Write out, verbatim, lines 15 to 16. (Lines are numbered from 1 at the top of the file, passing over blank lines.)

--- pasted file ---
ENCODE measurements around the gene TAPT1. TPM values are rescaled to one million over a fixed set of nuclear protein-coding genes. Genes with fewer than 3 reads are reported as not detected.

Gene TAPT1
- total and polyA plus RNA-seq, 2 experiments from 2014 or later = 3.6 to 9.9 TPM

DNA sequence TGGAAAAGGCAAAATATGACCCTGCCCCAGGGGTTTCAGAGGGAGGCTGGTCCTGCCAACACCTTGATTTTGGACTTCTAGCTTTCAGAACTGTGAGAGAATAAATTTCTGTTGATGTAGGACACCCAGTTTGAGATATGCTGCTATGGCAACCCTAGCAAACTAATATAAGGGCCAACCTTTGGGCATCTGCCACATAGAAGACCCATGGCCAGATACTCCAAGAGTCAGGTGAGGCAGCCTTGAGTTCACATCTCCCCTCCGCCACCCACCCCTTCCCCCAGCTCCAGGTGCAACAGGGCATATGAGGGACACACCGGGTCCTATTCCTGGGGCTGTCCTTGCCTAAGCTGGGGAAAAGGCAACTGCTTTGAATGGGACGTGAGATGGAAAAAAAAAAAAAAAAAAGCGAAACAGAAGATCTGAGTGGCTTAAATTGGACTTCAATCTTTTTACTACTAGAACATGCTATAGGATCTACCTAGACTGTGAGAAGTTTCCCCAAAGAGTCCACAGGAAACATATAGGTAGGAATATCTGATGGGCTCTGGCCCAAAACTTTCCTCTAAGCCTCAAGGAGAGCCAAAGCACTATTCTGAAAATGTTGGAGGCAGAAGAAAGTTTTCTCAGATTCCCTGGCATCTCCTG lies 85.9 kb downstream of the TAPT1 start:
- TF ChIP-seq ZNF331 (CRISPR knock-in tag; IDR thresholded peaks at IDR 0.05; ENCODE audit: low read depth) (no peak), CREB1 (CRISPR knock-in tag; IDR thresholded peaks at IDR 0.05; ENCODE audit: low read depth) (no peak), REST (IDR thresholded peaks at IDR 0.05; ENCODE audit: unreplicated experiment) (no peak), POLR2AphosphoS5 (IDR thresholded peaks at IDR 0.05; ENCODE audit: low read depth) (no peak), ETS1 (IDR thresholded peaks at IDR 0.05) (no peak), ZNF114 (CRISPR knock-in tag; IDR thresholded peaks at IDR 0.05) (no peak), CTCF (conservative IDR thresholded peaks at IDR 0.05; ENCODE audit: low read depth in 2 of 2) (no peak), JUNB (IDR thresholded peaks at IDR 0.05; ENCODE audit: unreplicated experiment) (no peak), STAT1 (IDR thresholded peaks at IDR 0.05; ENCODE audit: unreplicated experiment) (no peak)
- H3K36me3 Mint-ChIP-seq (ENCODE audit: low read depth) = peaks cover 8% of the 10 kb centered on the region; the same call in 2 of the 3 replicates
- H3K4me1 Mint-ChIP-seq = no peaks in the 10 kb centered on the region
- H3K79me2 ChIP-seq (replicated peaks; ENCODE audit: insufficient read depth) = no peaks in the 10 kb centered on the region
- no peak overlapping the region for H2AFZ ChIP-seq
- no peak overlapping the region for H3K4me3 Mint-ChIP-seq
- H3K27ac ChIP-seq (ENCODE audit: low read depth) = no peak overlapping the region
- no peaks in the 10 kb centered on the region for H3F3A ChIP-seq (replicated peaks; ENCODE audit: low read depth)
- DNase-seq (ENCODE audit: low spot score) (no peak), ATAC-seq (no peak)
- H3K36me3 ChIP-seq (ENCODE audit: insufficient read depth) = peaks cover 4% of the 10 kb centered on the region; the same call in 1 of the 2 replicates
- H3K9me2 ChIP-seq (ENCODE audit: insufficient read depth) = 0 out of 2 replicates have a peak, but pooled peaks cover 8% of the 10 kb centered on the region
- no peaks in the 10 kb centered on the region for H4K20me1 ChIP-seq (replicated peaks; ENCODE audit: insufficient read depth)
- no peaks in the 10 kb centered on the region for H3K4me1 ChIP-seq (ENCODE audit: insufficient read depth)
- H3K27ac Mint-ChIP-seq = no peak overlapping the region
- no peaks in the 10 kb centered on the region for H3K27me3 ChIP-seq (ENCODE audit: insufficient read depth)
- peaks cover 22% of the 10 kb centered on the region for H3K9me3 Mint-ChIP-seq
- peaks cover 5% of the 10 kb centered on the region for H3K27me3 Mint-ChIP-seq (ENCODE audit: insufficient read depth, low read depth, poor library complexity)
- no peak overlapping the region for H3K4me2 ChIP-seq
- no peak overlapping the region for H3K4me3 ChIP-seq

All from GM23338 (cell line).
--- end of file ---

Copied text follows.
- H3K9me2 ChIP-seq (ENCODE audit: insufficient read depth) = 0 out of 2 replicates have a peak, but pooled peaks cover 8% of the 10 kb centered on the region
- no peaks in the 10 kb centered on the region for H4K20me1 ChIP-seq (replicated peaks; ENCODE audit: insufficient read depth)